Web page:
Sexual predator guilty of holding murdered teenager Kayleigh Haywood captive
A sexual predator who groomed murdered teenager Kayleigh Haywood on Facebook has been found guilty of holding her captive at his home.
Luke Harlow was convicted of falsely imprisoning Kayleigh by a jury at Nottingham Crown Court a day after the 15-year-old's killer, Stephen Beadman, was found guilty of the same charge.
Beadman, who had previously admitted rape and murder and faces life imprisonment, will be sentenced alongside Harlow on Friday.
Neighbours Harlow and Beadman, aged 28 and 29 and both of George Avenue, Ibstock, Leicestershire, had denied falsely imprisoning Kayleigh during a six-hour period before she was raped and killed on farmland last November.
Harlow, standing in the dock with his arms folded, muttered to himself and stared at the jury after being found guilty.
A woman believed to be his sister walked out of the courtroom immediately after the majority 10-1 guilty verdict, telling Harlow: "We will fight this Luke, I mean it."
Harlow, a former media studies student and warehouse worker, admitted grooming Kayleigh and two offences of sexual activity with a child before the start of his two-week trial.
Kayleigh, from Measham, Leicestershire, was groomed on social media for around two weeks by Harlow before being persuaded to travel to his home on Friday November 13.
The teenager was then killed by Beadman, who told police he struck her with a brick, in the early hours of November 15 after she fled partially-clothed and barefoot from Harlow's home.
Prior to the trial Harlow also pleaded guilty to attempting to meet another 15-year-old girl following sexual grooming earlier last year, and trying to to meet a third child following grooming between March 2013 and March 2014.
Addressing jurors on the second day of the trial, prosecutor Miranda Moore QC read a series of social media messages sent by Harlow to a girl he had befriended online when she was aged 15.
Among the messages, Miss Moore said, was one reading: "I wish I could kidnap you for Christmas but I would probably be arrested and sent to prison."
Another message sent via WhatsApp to the girl, who cannot be identified, read: "If I kidnap you, I am keeping you."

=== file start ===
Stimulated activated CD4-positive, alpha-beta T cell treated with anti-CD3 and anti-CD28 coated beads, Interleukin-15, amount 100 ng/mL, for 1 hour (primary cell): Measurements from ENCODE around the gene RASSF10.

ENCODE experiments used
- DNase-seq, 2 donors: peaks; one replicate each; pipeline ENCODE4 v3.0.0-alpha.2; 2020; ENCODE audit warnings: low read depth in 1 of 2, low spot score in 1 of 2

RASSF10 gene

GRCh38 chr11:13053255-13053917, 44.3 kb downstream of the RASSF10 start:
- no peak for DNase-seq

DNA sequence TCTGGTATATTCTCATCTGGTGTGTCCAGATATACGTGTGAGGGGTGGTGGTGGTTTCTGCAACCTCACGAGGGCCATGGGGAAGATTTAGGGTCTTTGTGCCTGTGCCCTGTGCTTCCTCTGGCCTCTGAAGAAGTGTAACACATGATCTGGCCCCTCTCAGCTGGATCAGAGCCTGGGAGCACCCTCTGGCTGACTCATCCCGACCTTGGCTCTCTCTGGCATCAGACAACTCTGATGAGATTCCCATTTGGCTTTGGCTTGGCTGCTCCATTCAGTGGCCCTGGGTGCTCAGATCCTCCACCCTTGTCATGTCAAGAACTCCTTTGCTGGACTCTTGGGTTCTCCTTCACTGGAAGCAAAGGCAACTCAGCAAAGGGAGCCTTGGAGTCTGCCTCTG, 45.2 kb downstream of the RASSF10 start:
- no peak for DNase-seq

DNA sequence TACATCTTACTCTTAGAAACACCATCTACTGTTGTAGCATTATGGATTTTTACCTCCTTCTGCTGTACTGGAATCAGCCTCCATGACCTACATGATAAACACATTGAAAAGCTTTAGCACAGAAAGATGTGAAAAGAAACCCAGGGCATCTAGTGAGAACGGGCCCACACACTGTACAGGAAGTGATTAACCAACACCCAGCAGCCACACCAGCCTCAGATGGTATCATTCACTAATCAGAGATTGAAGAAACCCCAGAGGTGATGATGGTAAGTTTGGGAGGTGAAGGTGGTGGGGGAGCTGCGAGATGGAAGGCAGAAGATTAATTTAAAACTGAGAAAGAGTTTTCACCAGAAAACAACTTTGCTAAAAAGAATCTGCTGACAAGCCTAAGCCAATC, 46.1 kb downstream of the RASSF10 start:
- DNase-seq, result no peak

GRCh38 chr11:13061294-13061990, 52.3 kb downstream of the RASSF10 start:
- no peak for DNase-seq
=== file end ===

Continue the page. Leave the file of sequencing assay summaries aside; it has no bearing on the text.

Further messages, sent during 2014 and 2015, showed that Harlow had an interest in having sex with "drunk, unconscious" girls.
Beadman refused to enter the dock during much of his trial and opted to offer no evidence to the charge of false imprisonment.
Speaking after the guilty verdicts, Detective Superintendent Kate Meynell, who led the inquiry, said: "All murders are shocking but what happened to Kayleigh Haywood is particularly harrowing.
"Kayleigh was just a teenager with her whole life ahead of her but having been groomed online over the course of two weeks, her life was cut short in the most brutal way.
"Her family have lost a much cherished daughter and sister, and their hopes of seeing her grow up and have her own family have been taken away from them."
The senior officer added that Harlow was fully aware that Kayleigh was only 15, yet persisted in contacting her, "luring her closer" with messages of bogus affection.
Standing outside court near Kayleigh's parents, Stephanie Haywood and Martin Whitby, and other members of her family, Ms Meynell said: "Throughout the initial investigation and in the weeks and months since, Kayleigh's family have shown immense dignity.
"Their courage has never wavered.
"I can't begin to imagine what the past nine months have been like for them but I hope that now the judicial process is drawing to a close they can begin to gain strength and take comfort from the fact Beadman and Harlow will be behind bars and not be able to cause harm to another family."
At the height of the investigation more than 300 officers, support staff and volunteers were involved in the search for Kayleigh, whose body was hidden in a hedgerow near a stream.
Detective Chief Superintendent David Sandall, head of crime at Leicestershire Police, said: "Kayleigh's story demonstrates, in the most harrowing fashion, the ultimate potential consequences of children talking to strangers on the internet and the very real threat of online grooming.
" I can only hope that we all, as parents, take note of what happened to Kayleigh. We need to understand that there are people within our communities who are using social and digital media to beguile, to lure, and to entrap children. They are in a very tiny minority. But sadly they do exist."
Paul Burnett, independent chairman of the Leicestershire and Rutland Local Safeguarding Children Board, said: "It's tragic that a young person with their whole life ahead of them is no longer with us and, first and foremost, my thoughts remain with Kayleigh's family.
"Following a case of this nature, the next step is to carry out a serious case review, which is under way and will be looking carefully to see if any lessons can be learned and action taken."
In a statement, the NSPCC, which last week revealed that more than 3,000 sex crimes using the internet were committed against children last year, said: "Kayleigh's tragic death is an example of the way the online world is increasingly being used by abusers.
"In the coming years it is vital that police are given the resources to tackle this rapidly developing, 21st century crime, and that we continue to help our children stay safe online."